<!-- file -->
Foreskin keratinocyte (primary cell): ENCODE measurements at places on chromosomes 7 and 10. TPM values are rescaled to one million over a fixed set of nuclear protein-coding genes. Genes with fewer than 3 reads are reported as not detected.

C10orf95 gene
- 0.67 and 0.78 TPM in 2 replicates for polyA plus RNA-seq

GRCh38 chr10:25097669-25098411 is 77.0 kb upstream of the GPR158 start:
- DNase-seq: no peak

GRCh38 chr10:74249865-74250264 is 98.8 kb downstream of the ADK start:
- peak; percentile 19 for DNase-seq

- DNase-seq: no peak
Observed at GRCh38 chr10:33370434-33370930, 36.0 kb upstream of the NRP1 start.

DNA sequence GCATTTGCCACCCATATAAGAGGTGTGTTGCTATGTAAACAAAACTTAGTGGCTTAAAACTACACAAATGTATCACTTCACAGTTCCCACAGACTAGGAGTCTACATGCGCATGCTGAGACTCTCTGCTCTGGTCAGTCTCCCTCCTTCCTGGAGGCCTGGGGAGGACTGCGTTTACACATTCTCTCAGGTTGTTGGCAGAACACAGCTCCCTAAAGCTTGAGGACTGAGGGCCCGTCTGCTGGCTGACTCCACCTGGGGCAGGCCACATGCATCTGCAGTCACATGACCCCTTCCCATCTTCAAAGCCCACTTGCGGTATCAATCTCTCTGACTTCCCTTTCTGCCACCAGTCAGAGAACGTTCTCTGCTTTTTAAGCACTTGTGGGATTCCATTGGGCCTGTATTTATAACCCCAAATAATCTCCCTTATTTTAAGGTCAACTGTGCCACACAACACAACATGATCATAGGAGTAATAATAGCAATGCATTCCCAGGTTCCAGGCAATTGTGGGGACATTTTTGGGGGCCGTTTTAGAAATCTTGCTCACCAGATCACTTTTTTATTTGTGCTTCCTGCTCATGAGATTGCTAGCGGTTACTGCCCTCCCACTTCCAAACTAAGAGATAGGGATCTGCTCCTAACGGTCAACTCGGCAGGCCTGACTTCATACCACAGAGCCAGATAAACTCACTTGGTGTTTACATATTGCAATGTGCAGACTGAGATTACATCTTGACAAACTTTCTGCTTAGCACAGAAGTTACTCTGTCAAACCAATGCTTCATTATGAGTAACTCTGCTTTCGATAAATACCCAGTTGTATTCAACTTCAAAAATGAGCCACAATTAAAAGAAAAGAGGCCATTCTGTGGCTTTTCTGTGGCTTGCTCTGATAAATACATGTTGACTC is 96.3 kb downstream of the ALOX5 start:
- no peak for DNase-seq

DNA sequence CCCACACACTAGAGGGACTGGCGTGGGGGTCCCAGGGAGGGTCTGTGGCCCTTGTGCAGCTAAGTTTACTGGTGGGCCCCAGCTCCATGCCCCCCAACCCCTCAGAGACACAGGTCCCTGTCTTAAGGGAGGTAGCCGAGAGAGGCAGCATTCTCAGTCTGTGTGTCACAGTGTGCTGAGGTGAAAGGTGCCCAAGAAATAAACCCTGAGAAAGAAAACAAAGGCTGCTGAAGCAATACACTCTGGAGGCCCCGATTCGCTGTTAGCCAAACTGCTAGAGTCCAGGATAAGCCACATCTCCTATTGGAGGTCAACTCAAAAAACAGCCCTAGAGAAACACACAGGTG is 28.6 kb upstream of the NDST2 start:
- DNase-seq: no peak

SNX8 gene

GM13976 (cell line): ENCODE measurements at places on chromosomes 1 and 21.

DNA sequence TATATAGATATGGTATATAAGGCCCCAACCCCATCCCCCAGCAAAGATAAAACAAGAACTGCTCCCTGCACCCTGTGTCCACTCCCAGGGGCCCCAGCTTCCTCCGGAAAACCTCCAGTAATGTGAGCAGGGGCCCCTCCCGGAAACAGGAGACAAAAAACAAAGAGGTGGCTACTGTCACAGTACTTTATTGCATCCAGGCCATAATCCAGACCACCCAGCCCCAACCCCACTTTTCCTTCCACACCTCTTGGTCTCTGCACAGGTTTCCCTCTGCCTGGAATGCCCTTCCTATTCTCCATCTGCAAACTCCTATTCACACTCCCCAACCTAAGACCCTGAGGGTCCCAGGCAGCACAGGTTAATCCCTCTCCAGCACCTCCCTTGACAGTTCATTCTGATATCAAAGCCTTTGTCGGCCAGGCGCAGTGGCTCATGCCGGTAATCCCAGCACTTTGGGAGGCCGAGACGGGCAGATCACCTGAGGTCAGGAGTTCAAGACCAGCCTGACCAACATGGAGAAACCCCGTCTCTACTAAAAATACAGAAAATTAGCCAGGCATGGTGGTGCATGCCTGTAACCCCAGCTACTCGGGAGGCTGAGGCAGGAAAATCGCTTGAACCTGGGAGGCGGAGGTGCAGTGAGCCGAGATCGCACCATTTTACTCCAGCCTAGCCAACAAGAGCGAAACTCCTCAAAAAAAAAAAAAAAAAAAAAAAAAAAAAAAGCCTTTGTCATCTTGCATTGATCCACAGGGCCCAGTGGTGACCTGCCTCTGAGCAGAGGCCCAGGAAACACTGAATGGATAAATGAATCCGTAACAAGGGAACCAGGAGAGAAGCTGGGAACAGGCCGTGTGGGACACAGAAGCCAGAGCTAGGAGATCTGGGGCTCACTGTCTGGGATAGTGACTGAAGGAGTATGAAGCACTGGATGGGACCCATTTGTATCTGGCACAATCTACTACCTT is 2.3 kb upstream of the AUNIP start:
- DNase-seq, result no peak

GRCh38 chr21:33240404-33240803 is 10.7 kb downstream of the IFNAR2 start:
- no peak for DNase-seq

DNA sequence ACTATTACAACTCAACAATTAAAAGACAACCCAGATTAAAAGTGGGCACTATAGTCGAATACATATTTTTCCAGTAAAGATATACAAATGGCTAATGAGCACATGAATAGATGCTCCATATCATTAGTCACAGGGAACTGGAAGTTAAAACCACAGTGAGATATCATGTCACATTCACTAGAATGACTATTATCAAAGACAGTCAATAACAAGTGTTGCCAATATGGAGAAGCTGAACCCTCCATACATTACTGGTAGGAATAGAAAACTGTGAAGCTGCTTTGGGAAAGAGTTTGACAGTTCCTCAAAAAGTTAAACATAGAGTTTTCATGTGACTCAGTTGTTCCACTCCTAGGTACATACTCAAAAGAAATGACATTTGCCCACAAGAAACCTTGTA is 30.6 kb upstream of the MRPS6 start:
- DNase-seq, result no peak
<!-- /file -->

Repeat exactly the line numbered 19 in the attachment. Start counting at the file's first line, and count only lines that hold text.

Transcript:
- no peak for DNase-seq